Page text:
This year, due to the need to squeeze in as many events as possible during the last few weeks of his Mastership, the Master decided to hold a joint outing to cover the Charter Day trip and the Consort’s event. He chose the splendid venue of Copped Hall in Epping for this first “joint event”. Copped Hall is a fine Georgian mansion that is currently under restoration. From 1986-1995 a campaign was successfully fought by a committee comprised of representatives of local conservation societies against repeated large scale aggressive development proposals for the mansion and parkland. Three of these individuals set up the Copped Hall Trust which finally saved the mansion and gardens by purchasing them in 1995. The aim of the Trust is to permanently protect the site, carefully restore Copped Hall and its gardens for educational, cultural and community benefit. Copped Hall is superbly sited on a ridge overlooking its landscaped parkland. The mansion and gardens are situated on a site of ancient human habitation.



Liveryman Dick Speller, a Trustee of the Copped Hall, greeted all members of the group enthusiastically as we arrived from different parts of the country. The visit commenced in the wonderfully refurbished Racquets Court where we were greeted with delicious home-made cakes and biscuits plus tea and coffee. The Trust Chairman, Alan Cox, gave an interesting introduction to the Hall and its history while we relaxed and took in the atmosphere. Alan then took us on a long and detailed tour of the Mansion, outlining the many and various refurbishment projects that have been completed plus the many more that are ongoing. Alan is the main driving force of this enormous project, and his knowledge and enthusiasm for it clearly came over as he explained in detail some of the very complex refurbishments carried out and planned for the future.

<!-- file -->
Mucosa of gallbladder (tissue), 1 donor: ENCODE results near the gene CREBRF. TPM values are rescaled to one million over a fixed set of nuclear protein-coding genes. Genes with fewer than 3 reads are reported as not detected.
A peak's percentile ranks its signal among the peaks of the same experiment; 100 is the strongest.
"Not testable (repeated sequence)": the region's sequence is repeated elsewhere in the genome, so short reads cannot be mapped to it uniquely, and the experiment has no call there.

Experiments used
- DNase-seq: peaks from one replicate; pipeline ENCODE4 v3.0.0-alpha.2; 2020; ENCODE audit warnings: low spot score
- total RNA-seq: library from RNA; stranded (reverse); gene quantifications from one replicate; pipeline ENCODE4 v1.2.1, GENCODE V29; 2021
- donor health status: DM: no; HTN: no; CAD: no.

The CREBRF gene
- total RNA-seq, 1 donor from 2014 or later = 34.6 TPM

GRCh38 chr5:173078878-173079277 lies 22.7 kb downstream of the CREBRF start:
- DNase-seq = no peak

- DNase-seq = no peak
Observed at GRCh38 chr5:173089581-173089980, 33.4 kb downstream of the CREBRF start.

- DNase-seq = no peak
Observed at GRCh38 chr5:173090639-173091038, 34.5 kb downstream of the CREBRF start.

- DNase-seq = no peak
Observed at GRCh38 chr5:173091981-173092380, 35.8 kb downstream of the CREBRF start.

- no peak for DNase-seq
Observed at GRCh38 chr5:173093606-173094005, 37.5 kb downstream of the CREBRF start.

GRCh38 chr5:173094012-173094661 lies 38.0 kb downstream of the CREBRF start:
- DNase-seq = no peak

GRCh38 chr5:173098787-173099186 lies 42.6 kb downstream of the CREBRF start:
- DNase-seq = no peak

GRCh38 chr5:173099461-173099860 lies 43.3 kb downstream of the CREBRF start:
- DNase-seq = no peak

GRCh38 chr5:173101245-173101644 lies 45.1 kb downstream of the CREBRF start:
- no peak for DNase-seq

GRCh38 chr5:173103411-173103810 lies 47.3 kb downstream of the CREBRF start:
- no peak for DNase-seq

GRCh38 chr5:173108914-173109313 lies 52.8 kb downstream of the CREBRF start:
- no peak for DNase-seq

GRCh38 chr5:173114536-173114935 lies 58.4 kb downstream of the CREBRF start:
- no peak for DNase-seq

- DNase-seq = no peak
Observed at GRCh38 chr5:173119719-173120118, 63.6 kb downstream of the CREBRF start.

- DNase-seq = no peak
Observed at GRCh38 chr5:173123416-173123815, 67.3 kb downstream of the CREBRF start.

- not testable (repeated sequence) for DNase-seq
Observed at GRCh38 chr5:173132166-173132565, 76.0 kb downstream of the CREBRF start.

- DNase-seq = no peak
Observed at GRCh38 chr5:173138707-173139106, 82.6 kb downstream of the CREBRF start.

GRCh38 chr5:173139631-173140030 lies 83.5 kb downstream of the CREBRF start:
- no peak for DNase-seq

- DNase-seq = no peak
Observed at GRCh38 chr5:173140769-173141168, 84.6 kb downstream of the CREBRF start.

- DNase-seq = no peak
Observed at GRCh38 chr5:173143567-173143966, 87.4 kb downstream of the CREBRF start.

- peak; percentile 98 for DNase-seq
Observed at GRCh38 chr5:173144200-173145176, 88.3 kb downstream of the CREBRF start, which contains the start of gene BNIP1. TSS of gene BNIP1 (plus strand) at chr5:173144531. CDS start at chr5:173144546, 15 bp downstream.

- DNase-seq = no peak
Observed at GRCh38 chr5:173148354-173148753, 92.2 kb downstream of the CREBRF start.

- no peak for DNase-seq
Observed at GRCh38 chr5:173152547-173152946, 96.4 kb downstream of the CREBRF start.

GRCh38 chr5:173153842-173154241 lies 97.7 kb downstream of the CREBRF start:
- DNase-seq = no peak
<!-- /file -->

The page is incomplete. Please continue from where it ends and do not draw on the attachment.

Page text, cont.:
Alan explained that when work started on the Mansion and wing, the priority was to stabilise the walls and chimneys and waterproof the structure. Step by step and volume by volume, the Trust have reinstated many missing structures – extensively re-building the walls where required and re-establishing the roof. The collapsed chimney has been rebuilt and its elaborate cap replaced. Almost all the windows have been installed on the first floor as well as a number of windows on the second floor.


The Portland stone staircase has now been rebuilt up to the first floor and a new landing recreated. All rooms on the ground and first floor are accessible and are extensively used for tours and events. The State Hall on the first floor has now been restored to 1758 condition, giving a taste of the Trust’s ambitions for all the rooms within the Georgian Mansion.


We were also taken to visit the ancient underground kitchens and the stables before we sat down to a wonderful homemade lunch, back in the Racquets Court. During the lunch break, the gift shop was opened by the hard working volunteers, showcasing local crafts and homemade preserves, which were enthusiastically purchased by members of our group. Following lunch, Alan took the group on a tour of the beautiful gardens, including the walled kitchen garden, the wonderful Rose Garden, and the recently renovated Winter Garden.

The Father of the Company ended the afternoon by thanking Alan and Dick for a truly delightful tour which was much enjoyed by everyone who attended.